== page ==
As we all know, data virtualization is a layered approach to manage huge data volumes from disparate sources (databases, systems and storage), through a single virtual view from within a front-end system, such as applications, or dashboards. Therefore, whether it is sales force automation (SFA), a customer relationship management (CRM), an enterprise resource planning (ERP) or business intelligence, data virtualization is associated with business or enterprise applications.
Overall, data center solutions accelerate service delivery, improve profitability, and reduce risk for new business developments by detaching workloads and data from the functional side of physical infrastructure. Basically, it is driving efficiency from many angles, including data center design, platform updates, application and infrastructure modernization, as well as traditional and new delivery models, such as infrastructure utility and cloud computing. To be more specific, the benefits can be identified from all three forms of virtualization: server virtualization, desktop virtualization and virtualized appliances.
For the networking and storage virtualization perspective, which can be defined as consolidating data and files to a centralized location, I think the main advantages that businesses benefit from are:
- Easy access to data. Professionals have extensive mobility in their activity. They don’t need to travel with many equipments and can access important files without much hassle.
- Share applications instances between multiple organizations. With data being gathered and available from a central environment, better collaboration between employees, clients and stakeholders is made possible.
- Reduced costs. By eliminating the licensing for software, the costs associated with data backups and IT specialists’ expenses, the reductions in IT overhead is also possible.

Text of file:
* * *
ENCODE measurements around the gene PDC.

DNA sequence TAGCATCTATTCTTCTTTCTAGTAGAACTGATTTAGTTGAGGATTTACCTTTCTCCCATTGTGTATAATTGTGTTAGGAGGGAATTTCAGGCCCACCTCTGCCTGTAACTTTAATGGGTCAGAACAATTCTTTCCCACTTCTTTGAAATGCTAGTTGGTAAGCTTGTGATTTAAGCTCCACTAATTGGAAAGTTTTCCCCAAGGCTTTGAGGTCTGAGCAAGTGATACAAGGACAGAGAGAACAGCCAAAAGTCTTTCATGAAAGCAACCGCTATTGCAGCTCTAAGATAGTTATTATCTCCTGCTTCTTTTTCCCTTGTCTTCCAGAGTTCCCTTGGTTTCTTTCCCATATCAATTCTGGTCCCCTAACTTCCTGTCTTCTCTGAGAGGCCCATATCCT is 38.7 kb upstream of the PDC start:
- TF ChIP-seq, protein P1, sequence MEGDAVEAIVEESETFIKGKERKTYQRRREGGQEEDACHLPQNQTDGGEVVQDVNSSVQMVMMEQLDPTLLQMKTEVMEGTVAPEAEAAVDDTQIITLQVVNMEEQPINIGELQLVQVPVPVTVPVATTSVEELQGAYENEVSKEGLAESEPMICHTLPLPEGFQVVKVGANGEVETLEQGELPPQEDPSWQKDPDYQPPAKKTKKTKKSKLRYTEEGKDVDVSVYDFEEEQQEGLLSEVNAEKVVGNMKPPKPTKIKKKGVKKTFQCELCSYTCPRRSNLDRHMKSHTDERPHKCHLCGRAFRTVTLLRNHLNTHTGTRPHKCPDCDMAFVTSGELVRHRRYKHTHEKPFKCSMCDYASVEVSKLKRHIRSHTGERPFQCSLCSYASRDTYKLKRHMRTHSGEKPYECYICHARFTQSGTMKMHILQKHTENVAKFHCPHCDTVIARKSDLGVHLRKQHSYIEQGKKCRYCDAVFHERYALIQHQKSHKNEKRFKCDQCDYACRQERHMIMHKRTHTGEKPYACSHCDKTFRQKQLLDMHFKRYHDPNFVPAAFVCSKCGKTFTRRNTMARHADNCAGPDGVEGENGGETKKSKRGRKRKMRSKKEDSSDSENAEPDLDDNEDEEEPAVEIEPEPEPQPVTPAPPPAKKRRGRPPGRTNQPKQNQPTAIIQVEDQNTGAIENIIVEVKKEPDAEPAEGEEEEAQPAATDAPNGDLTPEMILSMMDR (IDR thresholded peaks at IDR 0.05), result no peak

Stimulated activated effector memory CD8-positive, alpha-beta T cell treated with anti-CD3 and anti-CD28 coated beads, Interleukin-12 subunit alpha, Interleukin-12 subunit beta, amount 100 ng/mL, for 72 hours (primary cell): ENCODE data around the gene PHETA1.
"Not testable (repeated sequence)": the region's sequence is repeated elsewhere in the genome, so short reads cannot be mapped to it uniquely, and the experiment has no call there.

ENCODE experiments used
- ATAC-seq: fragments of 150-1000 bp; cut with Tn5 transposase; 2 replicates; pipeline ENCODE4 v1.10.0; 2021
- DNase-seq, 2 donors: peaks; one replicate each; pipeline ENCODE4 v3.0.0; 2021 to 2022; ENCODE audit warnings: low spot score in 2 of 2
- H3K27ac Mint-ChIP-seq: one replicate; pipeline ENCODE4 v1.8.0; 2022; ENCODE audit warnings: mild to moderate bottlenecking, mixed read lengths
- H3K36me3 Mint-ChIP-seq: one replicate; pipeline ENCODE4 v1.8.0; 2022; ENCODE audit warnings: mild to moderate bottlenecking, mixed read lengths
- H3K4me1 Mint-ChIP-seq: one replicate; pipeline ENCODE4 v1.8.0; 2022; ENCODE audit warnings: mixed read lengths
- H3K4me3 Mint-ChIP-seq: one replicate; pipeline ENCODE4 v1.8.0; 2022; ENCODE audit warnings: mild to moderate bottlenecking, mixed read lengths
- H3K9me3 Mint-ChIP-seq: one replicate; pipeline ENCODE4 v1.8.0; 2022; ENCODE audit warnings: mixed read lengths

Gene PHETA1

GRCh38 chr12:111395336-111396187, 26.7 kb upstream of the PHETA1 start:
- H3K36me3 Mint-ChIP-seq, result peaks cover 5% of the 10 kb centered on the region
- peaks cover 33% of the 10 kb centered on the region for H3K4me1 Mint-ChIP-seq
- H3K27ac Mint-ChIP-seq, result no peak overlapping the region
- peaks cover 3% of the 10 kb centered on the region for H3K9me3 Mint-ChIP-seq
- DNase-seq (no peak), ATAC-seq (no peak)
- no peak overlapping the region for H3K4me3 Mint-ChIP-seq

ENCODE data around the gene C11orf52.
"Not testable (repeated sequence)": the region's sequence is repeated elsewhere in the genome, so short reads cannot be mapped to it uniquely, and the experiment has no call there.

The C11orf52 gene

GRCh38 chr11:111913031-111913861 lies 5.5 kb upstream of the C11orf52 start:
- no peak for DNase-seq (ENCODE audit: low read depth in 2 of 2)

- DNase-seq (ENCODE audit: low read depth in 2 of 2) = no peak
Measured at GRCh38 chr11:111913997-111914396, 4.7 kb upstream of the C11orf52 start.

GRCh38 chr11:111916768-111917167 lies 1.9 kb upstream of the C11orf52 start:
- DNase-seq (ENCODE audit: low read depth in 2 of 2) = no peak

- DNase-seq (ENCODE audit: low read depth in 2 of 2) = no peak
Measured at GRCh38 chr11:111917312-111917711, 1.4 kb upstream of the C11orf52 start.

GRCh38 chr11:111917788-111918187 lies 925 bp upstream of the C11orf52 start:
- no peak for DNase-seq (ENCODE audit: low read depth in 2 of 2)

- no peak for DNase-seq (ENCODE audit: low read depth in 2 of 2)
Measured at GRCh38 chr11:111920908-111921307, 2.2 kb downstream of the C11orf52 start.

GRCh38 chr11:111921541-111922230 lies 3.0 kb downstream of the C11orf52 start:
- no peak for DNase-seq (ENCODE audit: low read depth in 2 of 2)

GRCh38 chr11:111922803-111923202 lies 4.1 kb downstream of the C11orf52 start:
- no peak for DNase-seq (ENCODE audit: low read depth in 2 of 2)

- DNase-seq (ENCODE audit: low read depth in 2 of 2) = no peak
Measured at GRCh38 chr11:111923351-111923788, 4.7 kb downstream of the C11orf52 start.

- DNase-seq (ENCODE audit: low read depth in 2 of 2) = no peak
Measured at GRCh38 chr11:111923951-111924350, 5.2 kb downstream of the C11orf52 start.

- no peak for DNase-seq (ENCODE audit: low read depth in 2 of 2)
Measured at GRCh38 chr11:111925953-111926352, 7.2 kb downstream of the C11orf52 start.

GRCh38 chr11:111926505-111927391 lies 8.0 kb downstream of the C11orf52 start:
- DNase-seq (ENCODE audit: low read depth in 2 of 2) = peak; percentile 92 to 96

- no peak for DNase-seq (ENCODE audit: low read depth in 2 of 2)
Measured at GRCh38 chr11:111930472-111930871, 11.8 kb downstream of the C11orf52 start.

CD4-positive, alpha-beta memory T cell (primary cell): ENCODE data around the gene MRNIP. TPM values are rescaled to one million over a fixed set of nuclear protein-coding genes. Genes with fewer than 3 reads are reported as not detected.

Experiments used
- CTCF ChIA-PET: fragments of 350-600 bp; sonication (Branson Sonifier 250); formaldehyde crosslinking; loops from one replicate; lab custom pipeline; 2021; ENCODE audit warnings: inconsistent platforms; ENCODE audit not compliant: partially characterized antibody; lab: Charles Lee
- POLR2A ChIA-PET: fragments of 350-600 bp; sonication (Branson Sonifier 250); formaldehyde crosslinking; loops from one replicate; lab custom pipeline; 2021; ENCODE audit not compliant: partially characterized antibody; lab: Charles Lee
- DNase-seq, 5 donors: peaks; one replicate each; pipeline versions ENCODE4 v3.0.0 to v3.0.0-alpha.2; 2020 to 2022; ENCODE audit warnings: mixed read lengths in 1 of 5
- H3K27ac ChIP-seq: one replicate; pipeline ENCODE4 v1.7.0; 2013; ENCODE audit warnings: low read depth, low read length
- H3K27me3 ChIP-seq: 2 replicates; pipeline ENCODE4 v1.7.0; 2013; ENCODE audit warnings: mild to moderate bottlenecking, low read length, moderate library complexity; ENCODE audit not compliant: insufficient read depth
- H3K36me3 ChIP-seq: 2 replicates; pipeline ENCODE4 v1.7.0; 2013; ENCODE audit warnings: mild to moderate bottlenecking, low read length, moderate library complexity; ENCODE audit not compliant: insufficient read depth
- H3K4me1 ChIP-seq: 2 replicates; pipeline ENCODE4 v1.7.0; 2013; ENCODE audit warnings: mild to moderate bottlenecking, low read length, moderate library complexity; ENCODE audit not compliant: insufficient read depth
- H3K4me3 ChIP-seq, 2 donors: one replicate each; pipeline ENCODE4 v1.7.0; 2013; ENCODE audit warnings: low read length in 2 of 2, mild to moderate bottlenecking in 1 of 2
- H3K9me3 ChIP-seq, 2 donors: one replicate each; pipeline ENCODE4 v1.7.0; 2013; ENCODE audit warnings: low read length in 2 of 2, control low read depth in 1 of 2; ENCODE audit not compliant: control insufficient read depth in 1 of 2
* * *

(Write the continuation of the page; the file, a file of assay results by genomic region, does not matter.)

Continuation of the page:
- Operational system efficiency and simplified management due to better use of infrastructure. The employees are no longer restricted to work from their desktops, they can work from any place that has an Internet connection and any web enabled device improving productivity and efficiency levels.
It’s pretty clear that data center virtualization is becoming the standard for how IT resources will be designed in the future and, as the 2010 Garner study concluded, virtualization will transform data protection strategies. I also embrace Philip Dawson’s opinion, research vice president at Gartner, which said that “Virtualization will continue as the highest-impact issue challenging infrastructure and operations through 2015, changing how you manage, how and what you buy, how you deploy, how you plan and how you charge.”
Therefore, I believe that although it may require significant investment in additional hardware and software, the IT companies will need to develop a new perspective on managing their virtual investments. They will have to be open to learn best practices on how to combine external cloud services with their own environments securely and transparently, from cloud providers and technology innovators.
Photo source: http://www.sxc.hu/photo/1390009.